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April 3, 2009
UNC Friday Final Four Quotes
Tyler Hansbrough and Wayne Ellington, along with head coach Roy Williams, spoke to reporters.DETROIT --- The day before North Carolina takes on Villanova in the national semifinal at Ford Field, UNC players
Tyler, when you look at (Villanova's Dante) Cunningham, what does he bring to the table as far as comparing him with some of the other big guys you've played against? What's different and similar about him?
HANSBROUGH: Well, I think what kind of sets him apart is his face-up game, his ability to make some jumpers around the 15-foot area. That's a little different than what I usually play against. Yeah, the way he attacks the boards.
The other three teams that are here all have picked some sort of underdog identity. Michigan State, a lot of people didn't expect to be here. Villanova is the 3 seed. Connecticut feels like it's been through a lot on and off the court. You are the favorites. Do you embrace that role? Are you comfortable with being the team to beat?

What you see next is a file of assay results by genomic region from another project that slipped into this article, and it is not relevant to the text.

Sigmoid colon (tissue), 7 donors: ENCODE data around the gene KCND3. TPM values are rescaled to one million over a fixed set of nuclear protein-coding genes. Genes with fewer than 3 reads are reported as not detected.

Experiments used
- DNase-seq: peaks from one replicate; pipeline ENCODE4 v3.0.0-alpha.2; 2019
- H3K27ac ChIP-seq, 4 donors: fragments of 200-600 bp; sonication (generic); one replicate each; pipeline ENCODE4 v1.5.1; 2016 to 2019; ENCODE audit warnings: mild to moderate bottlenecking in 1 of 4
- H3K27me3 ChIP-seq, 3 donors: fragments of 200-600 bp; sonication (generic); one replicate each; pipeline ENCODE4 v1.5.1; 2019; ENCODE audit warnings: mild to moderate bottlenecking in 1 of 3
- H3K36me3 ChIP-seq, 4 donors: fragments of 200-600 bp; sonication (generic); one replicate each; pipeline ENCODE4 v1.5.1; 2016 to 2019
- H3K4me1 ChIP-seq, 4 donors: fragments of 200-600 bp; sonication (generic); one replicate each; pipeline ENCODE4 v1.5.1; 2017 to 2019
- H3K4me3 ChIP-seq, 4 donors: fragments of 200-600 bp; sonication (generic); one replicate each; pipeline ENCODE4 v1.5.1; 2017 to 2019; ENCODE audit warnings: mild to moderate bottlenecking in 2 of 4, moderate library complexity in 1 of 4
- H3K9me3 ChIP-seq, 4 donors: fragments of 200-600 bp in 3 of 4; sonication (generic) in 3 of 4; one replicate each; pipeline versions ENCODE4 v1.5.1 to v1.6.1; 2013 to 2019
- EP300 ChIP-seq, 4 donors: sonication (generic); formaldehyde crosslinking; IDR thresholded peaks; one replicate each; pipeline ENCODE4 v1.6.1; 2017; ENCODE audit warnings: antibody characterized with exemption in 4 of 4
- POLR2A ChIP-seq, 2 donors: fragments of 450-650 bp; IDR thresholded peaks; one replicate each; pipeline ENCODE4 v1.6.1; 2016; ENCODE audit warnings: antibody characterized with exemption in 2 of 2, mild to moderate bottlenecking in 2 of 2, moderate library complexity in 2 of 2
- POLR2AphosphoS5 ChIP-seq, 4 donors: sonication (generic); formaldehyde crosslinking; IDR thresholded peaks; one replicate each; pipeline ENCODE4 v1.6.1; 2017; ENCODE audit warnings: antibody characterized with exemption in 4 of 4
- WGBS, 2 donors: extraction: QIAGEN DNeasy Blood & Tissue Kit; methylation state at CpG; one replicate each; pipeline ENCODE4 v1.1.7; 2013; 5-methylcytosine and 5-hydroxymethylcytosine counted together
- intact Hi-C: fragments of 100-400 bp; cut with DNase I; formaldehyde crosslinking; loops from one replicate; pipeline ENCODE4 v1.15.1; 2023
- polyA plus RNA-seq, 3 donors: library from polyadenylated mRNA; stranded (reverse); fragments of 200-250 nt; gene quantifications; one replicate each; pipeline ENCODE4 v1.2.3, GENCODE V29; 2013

HANSBROUGH: Well, before you say that, I mean, we had a lot of injuries beginning of the year, so it's not like we haven't gone through our share of problems either. We started off the ACC play 0-2. I went down about an injury. Tyler Zeller went down with an injury. Marcus (Ginyard) went down with an injury. I think Ty had his toe. So I'm not really sure if you consider that, I mean, we haven't been through some things like that.
But, yeah, I don't really know if the favorites or what y'all think is really going to change the way we play.